Calming Traffic on Church Street

Calming Traffic on Church Street

Town's Transportation Safety Commission plans to conduct a public hearing on pedestrian safety on Church Street.

When the weather is nice and summer is approaching, Steve Johnson, a manager at Nielsen's Frozen Custard on Church Street, often sees people walking up and down the street from shop to shop. Since a lot of his foot traffic comes from walkers on the Washington & Old Dominion Trail and from the surrounding neighborhood, Johnson would like to see pedestrian safety as a priority for Church Street.

"The more safe people are, the more people would be able to stop in," Johnson said.

Johnson's wish may be on its way to being fulfilled, as the town's Transportation Safety Commission (TSC) hosts a public hearing next week to hear citizen input on pedestrian safety and traffic calming for the historical and commercial corridor. The section in question — Church Street from Lawyers Road to Park Street — sees traffic from Maple Avenue as well as Lawyers Road and the post office. But because businesses line that section, pedestrian safety remains a concern for the town.

"There's a lot of activity [on Church Street] that people walk to and drive to," said Richard Denbow, who's the chair of the citizen-comprised TSC.

As TSC chair, Denbow has heard many complaints from citizens who have trouble navigating the street during its busiest hours. The types of complaints he has heard range from people being unable to cross the street due to traffic, to cars refusing to yield.

"There's too much high-speed traffic going on over there," Denbow said.

CITING THE TOWN'S zoning for establishing that section of Church Street as a "pedestrian/commercial zone," Denbow hopes citizens will have suggestions for pedestrian safety and traffic calming at next week's meeting, which will help emphasize the pedestrian aspect of the street.

"If the town wants to invite people to walk there and shop there, they should do something to address those pedestrian safety issues," Denbow said.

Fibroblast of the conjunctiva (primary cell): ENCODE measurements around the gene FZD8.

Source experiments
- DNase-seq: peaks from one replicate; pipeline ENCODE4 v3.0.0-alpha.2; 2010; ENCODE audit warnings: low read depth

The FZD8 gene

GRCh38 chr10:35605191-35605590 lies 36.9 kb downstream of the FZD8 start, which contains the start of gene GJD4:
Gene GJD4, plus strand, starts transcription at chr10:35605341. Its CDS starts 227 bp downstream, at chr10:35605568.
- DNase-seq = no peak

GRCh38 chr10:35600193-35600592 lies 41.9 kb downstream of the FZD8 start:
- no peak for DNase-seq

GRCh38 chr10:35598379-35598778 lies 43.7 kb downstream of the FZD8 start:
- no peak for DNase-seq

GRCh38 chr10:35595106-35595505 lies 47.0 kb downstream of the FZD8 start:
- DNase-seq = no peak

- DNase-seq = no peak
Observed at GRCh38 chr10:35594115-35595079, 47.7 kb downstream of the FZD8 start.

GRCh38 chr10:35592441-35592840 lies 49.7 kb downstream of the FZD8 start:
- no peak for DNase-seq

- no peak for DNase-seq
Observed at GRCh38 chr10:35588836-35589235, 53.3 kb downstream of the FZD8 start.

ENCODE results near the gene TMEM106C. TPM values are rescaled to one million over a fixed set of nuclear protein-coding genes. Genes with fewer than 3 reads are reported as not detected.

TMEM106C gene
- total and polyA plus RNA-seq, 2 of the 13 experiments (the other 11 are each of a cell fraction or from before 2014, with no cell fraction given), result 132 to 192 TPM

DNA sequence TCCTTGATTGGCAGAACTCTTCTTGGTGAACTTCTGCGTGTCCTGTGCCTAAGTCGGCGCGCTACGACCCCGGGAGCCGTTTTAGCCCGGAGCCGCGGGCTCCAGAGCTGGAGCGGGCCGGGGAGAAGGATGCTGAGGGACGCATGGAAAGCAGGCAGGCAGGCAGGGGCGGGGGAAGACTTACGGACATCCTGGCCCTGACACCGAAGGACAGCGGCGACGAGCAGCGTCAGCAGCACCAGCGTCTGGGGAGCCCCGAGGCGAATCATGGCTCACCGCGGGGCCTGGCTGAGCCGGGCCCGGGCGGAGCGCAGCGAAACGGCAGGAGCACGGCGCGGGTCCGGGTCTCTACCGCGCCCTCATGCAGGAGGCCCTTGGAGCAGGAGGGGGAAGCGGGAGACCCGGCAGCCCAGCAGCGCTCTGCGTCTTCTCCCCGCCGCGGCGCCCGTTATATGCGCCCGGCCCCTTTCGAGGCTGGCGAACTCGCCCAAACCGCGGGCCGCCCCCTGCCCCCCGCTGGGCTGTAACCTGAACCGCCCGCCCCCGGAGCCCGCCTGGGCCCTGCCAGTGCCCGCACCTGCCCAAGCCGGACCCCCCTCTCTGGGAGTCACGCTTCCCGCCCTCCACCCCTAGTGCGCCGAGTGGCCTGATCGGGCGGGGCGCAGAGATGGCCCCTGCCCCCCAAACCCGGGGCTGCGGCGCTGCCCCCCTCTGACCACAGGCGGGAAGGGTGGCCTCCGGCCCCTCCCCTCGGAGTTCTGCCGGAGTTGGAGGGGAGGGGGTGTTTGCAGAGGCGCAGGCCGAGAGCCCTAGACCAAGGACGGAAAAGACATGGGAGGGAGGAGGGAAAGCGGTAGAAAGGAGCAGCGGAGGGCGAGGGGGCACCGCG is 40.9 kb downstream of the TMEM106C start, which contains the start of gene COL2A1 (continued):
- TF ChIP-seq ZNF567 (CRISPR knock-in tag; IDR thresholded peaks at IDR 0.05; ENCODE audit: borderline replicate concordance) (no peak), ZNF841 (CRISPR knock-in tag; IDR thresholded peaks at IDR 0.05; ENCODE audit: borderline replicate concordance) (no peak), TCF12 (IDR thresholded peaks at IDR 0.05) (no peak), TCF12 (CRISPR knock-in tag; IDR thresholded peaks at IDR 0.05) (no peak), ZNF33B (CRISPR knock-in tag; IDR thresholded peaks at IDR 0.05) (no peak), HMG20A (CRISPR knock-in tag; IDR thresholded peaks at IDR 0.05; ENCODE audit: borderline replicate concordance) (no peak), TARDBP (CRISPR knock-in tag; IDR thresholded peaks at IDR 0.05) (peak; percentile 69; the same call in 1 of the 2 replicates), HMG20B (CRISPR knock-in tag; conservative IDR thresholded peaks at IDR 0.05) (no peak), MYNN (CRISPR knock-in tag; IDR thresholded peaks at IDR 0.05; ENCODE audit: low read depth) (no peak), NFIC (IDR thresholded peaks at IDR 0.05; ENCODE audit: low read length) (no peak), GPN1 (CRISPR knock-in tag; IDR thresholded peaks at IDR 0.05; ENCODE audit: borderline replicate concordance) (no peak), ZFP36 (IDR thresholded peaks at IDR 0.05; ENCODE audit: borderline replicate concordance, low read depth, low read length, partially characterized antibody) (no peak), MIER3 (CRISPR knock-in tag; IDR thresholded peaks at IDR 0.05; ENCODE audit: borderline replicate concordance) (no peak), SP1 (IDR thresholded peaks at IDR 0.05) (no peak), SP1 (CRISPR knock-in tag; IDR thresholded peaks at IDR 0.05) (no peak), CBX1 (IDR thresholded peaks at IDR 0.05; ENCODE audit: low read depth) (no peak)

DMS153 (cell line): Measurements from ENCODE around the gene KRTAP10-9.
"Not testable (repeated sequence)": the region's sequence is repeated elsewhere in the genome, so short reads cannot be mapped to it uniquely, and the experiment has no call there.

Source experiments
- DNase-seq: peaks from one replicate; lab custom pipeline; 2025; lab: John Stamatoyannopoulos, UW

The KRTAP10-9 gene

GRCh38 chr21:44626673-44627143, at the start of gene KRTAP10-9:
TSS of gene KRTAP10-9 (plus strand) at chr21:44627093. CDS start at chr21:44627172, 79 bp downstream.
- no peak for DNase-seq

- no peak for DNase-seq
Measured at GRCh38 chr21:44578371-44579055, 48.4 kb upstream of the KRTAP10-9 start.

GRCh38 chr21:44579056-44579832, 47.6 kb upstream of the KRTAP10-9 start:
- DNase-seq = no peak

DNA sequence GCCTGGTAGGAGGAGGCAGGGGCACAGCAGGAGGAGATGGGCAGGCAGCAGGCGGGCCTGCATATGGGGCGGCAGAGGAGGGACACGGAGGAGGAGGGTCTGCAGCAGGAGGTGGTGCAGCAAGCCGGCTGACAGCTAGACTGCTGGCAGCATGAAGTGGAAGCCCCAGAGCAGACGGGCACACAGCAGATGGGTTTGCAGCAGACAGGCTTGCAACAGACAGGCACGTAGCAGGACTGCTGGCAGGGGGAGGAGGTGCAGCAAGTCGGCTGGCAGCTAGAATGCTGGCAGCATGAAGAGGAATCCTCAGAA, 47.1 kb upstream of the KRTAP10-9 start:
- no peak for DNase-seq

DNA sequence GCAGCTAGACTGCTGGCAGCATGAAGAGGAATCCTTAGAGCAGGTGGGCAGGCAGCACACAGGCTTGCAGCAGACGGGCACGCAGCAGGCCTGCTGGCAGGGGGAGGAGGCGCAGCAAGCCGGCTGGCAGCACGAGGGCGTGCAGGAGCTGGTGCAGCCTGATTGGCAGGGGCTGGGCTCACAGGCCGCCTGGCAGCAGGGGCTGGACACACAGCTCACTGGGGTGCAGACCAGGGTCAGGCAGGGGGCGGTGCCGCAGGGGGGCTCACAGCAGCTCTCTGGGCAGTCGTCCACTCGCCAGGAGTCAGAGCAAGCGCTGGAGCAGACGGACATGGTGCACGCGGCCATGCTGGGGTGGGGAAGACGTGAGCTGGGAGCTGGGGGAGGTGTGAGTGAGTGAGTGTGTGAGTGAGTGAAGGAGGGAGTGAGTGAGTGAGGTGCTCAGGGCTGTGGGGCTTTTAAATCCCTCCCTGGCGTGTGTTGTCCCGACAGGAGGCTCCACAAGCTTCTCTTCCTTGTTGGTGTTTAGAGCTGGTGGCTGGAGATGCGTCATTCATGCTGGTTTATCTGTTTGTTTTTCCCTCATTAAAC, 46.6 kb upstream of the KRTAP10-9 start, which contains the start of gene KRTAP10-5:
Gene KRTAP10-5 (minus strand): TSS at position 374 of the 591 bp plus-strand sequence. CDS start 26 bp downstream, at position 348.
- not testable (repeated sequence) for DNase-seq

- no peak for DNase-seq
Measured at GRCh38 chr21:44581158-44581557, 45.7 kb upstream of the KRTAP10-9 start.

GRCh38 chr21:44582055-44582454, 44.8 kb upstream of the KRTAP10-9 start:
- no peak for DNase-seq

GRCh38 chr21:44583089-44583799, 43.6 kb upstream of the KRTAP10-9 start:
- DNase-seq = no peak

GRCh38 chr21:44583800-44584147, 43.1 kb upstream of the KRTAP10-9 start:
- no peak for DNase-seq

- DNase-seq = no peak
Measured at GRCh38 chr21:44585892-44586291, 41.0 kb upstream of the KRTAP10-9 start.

Council members have been aware of the traffic concerns along Church Street, approving the implementation of traffic bollards at the Church Street and Lawyers Road intersection last fall.

Some issues are "the inability of pedestrians to maneuver through the traffic, and the backup of traffic at the post office," said Councilman George Lovelace, who wrote about traffic calming and Church Street in a recent town newsletter.

Lovelace added that what exacerbates the pedestrian safety issue is how vehicular access is set up, specifically at the Church Street and Lawyers Road intersection. Because each street has only one lane in each direction, and the intersection has several entrances and exits to it, the layout makes it more difficult for cars to navigate. Also, patrons park their cars along Lawyers Road if the post office parking lot is full.

"The difficulty of that whole quadrant is the number of turning movements that are available," Lovelace said.

IN ADDITION to the layout, another problem is the volume of traffic that uses Church Street to circumvent Maple Avenue, otherwise known as Route 123, said Johnson.

Because Johnson's business caters to all ages, he sees more families with children walking along Church Street. Although other Church Street businesses cater to adults, the presence of children on the street adds to citizens' concerns for pedestrian safety.

"Now it's becoming a more family-like location," Johnson said. "As traffic is growing out front, I think it would be good to make people more aware that pedestrian safety is becoming an issue."

A few doors down, Amy Gan of the shop Terra Christa added that pedestrians, the Town, and business owners could also be more responsive to pedestrians' needs. A few feet away from her storefront is an area that is prone to icing during the winter. The water accumulates and freezes if the area isn't drained or shoveled properly, making it difficult to walk.

Pedestrians could also be more cautious when crossing the street, she said.

"Most people appear to be OK, but some people seem to be sleeping," Gan said. She suggested that signs could be put up to remind both pedestrians and drivers where they are. "Remember there are cars and that it's a busy road."